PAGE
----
its total-godlessness and strives to implant atheism in the entire
Russian nation—quite the contrary!
Let me ask the question directly.
Do you accept the formulation given by Metropolitan Anastassy as
the binding criterion by which the Church Abroad must be guided
when deciding when to reestablish canonical, prayerful or even ordinary
communion with the hierarchs of the Moscow Patriarchate?
If the answer is yes, then how can you be opposed to the Church
Abroad acting in accordance with its own fundamental principles
as voiced in the Testament of Metropolitan Anastassy, and noting
the indubitable fact that the hierarchs of the Moscow Patriarchate
are no longer found in close, active, and benevolent cooperation
with the Soviet regime, which openly confesses its total-godlessness
and strives to implant atheism in the entire Russian nation— taking
steps to end the separation of the sundered parts of the Church
of Russia, and "indissoluble" part of which it always
The current steps being taken by the Church Abroad are absolutely
in keeping with its historical position, as expressed in these foundational
documents, and, in fact, are dictated by them.
Some critics today state that proof that the Russian Church Abroad
has changed its path is the use in recent official statements and
epistles of the patriarchal title for the present head of the Russian
Church. They say that it was not written that way in the past.
But again, this is evidence of ignorance of historical documents
of our Church.
In October 1945, Metropolitan Anastassy of Blessed Memory wrote
a long Epistle addressed to the Russian Orthodox people. In it,
the name of Patriarch Alexii I (Simansky) is mentioned many times.
Metropolitan Anastassy's Epistle begins with the following words:
"The new head of the Russain Church, Patriarch AlexyÉ"
(p. 213 in Yubilejniy Sbornik trudov Mitropolitan Anastasija po
sluchaju 50-letija ego svjashchennosluzhenija [Anniversary Compendium
of the Works of Metropolitan Anastassy on the 50th Anniversary of
His Clerical Service], Jordanville, 1948).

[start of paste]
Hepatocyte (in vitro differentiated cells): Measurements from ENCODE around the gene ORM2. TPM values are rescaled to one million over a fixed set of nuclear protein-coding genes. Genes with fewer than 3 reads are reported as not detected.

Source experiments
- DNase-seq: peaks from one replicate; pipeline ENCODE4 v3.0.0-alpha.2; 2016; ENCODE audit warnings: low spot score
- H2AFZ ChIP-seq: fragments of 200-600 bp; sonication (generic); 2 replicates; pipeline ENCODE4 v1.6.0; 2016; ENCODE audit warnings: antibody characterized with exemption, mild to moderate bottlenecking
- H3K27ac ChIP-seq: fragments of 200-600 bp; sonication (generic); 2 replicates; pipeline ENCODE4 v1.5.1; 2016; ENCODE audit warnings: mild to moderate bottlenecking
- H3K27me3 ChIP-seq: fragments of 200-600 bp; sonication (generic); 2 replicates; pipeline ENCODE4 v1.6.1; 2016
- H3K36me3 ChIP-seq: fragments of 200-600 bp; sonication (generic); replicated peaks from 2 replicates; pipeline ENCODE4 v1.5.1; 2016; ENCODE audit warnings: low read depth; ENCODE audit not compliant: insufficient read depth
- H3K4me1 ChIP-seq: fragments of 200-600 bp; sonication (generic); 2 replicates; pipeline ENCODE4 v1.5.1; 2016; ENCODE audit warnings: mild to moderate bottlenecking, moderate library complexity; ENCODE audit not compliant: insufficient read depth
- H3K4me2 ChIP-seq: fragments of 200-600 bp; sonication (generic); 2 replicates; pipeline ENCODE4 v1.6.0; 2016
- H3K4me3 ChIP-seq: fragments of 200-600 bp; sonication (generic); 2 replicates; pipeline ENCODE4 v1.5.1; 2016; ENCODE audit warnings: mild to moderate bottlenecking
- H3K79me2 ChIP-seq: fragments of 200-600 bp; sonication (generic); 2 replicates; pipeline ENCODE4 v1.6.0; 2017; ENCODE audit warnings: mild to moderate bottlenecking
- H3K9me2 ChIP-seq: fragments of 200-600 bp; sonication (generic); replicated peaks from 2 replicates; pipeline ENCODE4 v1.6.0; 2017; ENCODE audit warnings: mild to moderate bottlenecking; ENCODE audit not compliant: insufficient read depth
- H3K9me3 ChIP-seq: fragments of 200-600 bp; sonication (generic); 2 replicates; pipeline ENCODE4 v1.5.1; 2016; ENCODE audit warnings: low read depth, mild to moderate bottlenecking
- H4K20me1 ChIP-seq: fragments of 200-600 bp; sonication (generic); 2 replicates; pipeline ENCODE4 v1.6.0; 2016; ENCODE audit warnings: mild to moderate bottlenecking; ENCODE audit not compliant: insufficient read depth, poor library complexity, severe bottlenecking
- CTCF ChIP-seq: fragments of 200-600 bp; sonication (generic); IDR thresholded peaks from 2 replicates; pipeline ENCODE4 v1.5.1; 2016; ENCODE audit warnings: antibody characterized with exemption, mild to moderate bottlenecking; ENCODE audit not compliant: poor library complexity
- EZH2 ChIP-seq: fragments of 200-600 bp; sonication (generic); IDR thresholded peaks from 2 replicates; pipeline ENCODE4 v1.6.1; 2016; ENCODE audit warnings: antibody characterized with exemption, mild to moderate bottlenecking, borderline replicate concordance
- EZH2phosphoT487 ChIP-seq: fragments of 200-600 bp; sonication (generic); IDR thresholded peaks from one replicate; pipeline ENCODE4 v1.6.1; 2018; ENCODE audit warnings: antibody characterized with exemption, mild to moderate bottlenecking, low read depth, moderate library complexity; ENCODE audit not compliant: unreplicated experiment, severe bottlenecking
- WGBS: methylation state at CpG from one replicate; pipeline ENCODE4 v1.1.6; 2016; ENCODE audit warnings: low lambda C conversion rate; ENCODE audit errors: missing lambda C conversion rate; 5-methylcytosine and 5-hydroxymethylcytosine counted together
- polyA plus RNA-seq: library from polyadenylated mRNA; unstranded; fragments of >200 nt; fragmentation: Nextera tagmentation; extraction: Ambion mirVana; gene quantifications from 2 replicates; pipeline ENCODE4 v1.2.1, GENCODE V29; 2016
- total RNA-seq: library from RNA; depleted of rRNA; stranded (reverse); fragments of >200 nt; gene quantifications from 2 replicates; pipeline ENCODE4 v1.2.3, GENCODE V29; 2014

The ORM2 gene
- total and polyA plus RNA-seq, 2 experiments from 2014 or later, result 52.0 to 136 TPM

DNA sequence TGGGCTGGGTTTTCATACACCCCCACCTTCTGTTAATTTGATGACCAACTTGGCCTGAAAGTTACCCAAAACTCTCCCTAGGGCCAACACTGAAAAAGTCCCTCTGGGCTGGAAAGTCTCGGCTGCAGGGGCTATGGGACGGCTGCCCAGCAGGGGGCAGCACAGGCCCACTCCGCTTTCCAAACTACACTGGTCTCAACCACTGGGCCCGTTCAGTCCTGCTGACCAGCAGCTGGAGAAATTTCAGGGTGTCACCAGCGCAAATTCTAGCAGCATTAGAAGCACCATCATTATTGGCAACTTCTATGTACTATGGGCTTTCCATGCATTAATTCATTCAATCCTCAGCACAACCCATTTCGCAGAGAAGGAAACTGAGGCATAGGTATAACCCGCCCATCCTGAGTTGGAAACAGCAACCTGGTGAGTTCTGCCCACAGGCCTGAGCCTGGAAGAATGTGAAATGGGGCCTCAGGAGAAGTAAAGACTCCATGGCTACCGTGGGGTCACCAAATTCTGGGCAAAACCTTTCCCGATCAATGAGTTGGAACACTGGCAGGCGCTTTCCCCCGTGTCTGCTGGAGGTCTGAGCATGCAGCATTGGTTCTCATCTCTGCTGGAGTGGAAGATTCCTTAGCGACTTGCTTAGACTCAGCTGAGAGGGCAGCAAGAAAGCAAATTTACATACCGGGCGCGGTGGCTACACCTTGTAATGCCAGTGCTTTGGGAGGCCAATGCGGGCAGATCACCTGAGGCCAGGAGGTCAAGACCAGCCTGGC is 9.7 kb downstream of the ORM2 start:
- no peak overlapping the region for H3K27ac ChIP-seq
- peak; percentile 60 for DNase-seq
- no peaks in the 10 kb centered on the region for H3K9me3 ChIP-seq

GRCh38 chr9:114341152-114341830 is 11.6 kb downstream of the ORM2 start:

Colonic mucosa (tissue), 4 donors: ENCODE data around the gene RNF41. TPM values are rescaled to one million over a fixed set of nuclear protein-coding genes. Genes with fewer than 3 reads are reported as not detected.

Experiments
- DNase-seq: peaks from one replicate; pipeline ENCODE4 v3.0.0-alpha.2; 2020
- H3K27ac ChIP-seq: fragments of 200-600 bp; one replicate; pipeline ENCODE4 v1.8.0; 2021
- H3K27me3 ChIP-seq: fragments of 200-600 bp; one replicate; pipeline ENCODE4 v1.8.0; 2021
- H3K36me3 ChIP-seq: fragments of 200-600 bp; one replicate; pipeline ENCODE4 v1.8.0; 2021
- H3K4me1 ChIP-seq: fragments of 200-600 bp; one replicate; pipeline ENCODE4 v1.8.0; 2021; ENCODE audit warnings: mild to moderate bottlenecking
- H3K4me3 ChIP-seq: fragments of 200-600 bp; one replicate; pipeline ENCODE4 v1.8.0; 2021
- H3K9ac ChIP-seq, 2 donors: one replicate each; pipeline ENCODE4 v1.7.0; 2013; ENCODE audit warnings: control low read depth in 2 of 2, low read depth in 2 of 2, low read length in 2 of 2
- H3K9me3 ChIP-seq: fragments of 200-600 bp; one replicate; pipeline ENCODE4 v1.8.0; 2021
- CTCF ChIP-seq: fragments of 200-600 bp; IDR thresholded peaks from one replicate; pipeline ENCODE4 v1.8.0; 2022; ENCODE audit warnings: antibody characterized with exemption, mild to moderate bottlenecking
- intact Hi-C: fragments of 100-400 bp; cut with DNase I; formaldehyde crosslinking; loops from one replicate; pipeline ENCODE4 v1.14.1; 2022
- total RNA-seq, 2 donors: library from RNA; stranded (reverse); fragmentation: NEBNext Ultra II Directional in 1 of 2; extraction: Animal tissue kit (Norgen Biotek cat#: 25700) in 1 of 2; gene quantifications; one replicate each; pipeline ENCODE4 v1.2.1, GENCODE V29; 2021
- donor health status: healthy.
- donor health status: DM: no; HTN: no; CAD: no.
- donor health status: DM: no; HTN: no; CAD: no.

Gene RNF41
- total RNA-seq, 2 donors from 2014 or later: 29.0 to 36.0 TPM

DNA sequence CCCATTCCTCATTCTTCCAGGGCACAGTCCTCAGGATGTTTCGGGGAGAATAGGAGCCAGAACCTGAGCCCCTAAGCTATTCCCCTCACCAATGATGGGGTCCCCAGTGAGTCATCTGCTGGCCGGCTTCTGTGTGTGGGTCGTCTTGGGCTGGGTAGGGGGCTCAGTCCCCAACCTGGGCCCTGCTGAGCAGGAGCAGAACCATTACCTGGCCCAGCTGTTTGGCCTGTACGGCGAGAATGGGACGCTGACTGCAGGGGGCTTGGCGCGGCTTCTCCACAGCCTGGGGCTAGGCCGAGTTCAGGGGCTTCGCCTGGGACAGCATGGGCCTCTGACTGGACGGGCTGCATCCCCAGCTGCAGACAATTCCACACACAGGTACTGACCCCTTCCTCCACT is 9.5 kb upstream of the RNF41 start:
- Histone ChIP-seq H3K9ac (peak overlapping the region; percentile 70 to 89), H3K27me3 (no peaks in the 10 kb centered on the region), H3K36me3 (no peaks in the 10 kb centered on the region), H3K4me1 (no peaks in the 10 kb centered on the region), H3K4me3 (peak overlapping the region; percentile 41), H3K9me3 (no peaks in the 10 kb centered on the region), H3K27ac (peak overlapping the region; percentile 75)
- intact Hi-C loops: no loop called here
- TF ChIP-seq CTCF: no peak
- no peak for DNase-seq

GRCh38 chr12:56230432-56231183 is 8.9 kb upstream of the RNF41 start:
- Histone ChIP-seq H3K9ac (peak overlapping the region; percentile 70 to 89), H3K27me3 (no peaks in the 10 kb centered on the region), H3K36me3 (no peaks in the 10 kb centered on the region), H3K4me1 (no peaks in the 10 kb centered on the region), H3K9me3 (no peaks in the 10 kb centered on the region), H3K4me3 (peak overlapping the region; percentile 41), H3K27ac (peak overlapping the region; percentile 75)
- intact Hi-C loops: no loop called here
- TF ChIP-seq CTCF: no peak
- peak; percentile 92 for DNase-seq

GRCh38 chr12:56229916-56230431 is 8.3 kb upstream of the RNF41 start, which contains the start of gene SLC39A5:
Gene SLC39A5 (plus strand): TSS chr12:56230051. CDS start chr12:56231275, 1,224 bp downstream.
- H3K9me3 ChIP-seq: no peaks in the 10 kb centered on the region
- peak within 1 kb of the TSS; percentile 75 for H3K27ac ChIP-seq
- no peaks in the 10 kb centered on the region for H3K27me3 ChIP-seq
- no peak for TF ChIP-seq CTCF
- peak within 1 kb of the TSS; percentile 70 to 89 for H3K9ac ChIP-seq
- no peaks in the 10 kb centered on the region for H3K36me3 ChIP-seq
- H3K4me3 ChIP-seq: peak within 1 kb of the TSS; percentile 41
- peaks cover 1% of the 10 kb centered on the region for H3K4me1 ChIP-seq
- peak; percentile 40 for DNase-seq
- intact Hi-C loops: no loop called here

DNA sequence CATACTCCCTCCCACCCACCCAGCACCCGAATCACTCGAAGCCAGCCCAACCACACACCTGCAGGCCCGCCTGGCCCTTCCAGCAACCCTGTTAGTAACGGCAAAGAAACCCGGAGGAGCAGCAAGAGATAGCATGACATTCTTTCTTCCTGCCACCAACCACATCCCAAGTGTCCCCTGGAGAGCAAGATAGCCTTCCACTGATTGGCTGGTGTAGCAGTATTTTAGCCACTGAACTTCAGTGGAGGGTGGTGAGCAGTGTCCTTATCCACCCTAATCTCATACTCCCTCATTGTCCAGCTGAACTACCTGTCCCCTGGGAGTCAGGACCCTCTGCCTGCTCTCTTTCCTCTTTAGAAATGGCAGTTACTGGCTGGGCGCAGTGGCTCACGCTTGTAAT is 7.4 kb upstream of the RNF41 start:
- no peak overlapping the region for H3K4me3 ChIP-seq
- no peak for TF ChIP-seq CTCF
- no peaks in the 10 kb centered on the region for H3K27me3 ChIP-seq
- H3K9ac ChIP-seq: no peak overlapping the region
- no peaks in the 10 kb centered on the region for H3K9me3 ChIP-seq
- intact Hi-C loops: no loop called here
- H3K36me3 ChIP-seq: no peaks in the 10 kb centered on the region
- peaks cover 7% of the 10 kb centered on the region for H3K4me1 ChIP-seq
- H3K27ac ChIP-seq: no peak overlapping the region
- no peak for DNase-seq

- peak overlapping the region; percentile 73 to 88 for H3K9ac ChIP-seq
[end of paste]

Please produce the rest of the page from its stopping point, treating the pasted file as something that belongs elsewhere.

In that same Compendium, on page 221, we read: "Since the present
head of the Russian Church follows the exampleÉ" And again,
on page 225: "The dependence of the new head of the Russian
ChurchÉ" and further, "Ébetween the bishops of the Church
Abroad and the head of the Russian ChurchÉ"
The Council of Bishops of the Russian Orthodox Church Outside of
Russia in Munich in 1946In expressed itself exactly the same way,
in its Conciliar Epistle, which includes the following words: "The
Supreme Ecclesiastical Administration in Russia in the person of
the present head of the Russian Church, Patriarch AlexiiÉ"
In another Epistle in 1945, Metropolitan Anastassy calls Patriarch
Alexii "the new helmsman of the Russian Church."
Without any conditions, the wise First Hierarch of the Church Abroad
calls Patriarch Alexii the Patriarch, and at the same time, the
Head or Helmsman specifically of the Russian Church—not of the Moscow
If our wisest archpastors allowed themselves to express themselves
this way almost 60 years ago, when the entire Church administration
in the Soviet Union was under full control of the godless state,
who can object to the use of such expressions now, when the Church
in Russia is free?
Incidentally, in the Conciliar Epistle of Munich in 1946, there
is a clearly-expressed definition of when it would be possible to